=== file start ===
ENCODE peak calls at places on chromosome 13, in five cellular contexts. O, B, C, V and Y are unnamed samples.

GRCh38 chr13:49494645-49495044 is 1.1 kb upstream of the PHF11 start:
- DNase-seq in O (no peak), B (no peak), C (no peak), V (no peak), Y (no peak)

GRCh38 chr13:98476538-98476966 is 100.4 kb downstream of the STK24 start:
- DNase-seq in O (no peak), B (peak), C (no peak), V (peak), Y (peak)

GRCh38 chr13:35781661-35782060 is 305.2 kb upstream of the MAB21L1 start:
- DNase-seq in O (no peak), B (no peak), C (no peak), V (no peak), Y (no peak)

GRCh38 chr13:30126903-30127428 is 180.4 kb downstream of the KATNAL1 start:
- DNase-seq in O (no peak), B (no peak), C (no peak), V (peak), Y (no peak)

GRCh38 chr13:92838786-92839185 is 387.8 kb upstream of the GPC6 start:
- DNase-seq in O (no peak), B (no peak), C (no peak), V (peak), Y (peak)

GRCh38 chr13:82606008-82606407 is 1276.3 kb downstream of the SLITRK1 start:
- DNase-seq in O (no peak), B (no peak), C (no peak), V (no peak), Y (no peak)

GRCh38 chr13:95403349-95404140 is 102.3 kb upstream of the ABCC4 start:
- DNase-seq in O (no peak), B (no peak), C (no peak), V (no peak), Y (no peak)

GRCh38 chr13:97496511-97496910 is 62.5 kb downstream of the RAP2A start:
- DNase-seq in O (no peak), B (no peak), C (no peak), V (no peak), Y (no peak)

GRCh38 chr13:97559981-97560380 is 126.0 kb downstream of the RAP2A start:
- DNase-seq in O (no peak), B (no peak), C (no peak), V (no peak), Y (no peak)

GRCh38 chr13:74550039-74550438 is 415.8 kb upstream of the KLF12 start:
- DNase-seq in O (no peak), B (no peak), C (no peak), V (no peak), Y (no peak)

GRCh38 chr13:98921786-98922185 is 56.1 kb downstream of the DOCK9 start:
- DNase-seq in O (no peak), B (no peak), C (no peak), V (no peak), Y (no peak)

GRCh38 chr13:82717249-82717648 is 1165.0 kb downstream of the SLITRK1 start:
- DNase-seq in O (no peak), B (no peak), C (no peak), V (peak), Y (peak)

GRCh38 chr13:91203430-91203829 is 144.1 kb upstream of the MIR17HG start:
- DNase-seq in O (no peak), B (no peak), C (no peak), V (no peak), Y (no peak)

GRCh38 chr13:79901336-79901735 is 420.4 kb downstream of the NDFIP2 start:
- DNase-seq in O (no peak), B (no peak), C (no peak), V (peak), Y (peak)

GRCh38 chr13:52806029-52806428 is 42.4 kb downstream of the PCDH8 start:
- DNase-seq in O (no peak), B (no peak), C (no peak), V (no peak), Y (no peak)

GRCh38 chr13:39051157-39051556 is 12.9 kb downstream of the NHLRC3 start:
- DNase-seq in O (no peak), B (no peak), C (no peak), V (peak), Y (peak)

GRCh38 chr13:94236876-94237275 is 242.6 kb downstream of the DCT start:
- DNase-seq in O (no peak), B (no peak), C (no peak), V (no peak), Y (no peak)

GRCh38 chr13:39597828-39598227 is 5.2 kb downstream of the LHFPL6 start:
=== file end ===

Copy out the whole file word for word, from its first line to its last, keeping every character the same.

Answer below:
ENCODE peak calls at places on chromosome 13, in five cellular contexts. O, B, C, V and Y are unnamed samples.

GRCh38 chr13:49494645-49495044 is 1.1 kb upstream of the PHF11 start:
- DNase-seq in O (no peak), B (no peak), C (no peak), V (no peak), Y (no peak)

GRCh38 chr13:98476538-98476966 is 100.4 kb downstream of the STK24 start:
- DNase-seq in O (no peak), B (peak), C (no peak), V (peak), Y (peak)

GRCh38 chr13:35781661-35782060 is 305.2 kb upstream of the MAB21L1 start:
- DNase-seq in O (no peak), B (no peak), C (no peak), V (no peak), Y (no peak)

GRCh38 chr13:30126903-30127428 is 180.4 kb downstream of the KATNAL1 start:
- DNase-seq in O (no peak), B (no peak), C (no peak), V (peak), Y (no peak)

GRCh38 chr13:92838786-92839185 is 387.8 kb upstream of the GPC6 start:
- DNase-seq in O (no peak), B (no peak), C (no peak), V (peak), Y (peak)

GRCh38 chr13:82606008-82606407 is 1276.3 kb downstream of the SLITRK1 start:
- DNase-seq in O (no peak), B (no peak), C (no peak), V (no peak), Y (no peak)

GRCh38 chr13:95403349-95404140 is 102.3 kb upstream of the ABCC4 start:
- DNase-seq in O (no peak), B (no peak), C (no peak), V (no peak), Y (no peak)

GRCh38 chr13:97496511-97496910 is 62.5 kb downstream of the RAP2A start:
- DNase-seq in O (no peak), B (no peak), C (no peak), V (no peak), Y (no peak)

GRCh38 chr13:97559981-97560380 is 126.0 kb downstream of the RAP2A start:
- DNase-seq in O (no peak), B (no peak), C (no peak), V (no peak), Y (no peak)

GRCh38 chr13:74550039-74550438 is 415.8 kb upstream of the KLF12 start:
- DNase-seq in O (no peak), B (no peak), C (no peak), V (no peak), Y (no peak)

GRCh38 chr13:98921786-98922185 is 56.1 kb downstream of the DOCK9 start:
- DNase-seq in O (no peak), B (no peak), C (no peak), V (no peak), Y (no peak)

GRCh38 chr13:82717249-82717648 is 1165.0 kb downstream of the SLITRK1 start:
- DNase-seq in O (no peak), B (no peak), C (no peak), V (peak), Y (peak)

GRCh38 chr13:91203430-91203829 is 144.1 kb upstream of the MIR17HG start:
- DNase-seq in O (no peak), B (no peak), C (no peak), V (no peak), Y (no peak)

GRCh38 chr13:79901336-79901735 is 420.4 kb downstream of the NDFIP2 start:
- DNase-seq in O (no peak), B (no peak), C (no peak), V (peak), Y (peak)

GRCh38 chr13:52806029-52806428 is 42.4 kb downstream of the PCDH8 start:
- DNase-seq in O (no peak), B (no peak), C (no peak), V (no peak), Y (no peak)

GRCh38 chr13:39051157-39051556 is 12.9 kb downstream of the NHLRC3 start:
- DNase-seq in O (no peak), B (no peak), C (no peak), V (peak), Y (peak)

GRCh38 chr13:94236876-94237275 is 242.6 kb downstream of the DCT start:
- DNase-seq in O (no peak), B (no peak), C (no peak), V (no peak), Y (no peak)

GRCh38 chr13:39597828-39598227 is 5.2 kb downstream of the LHFPL6 start: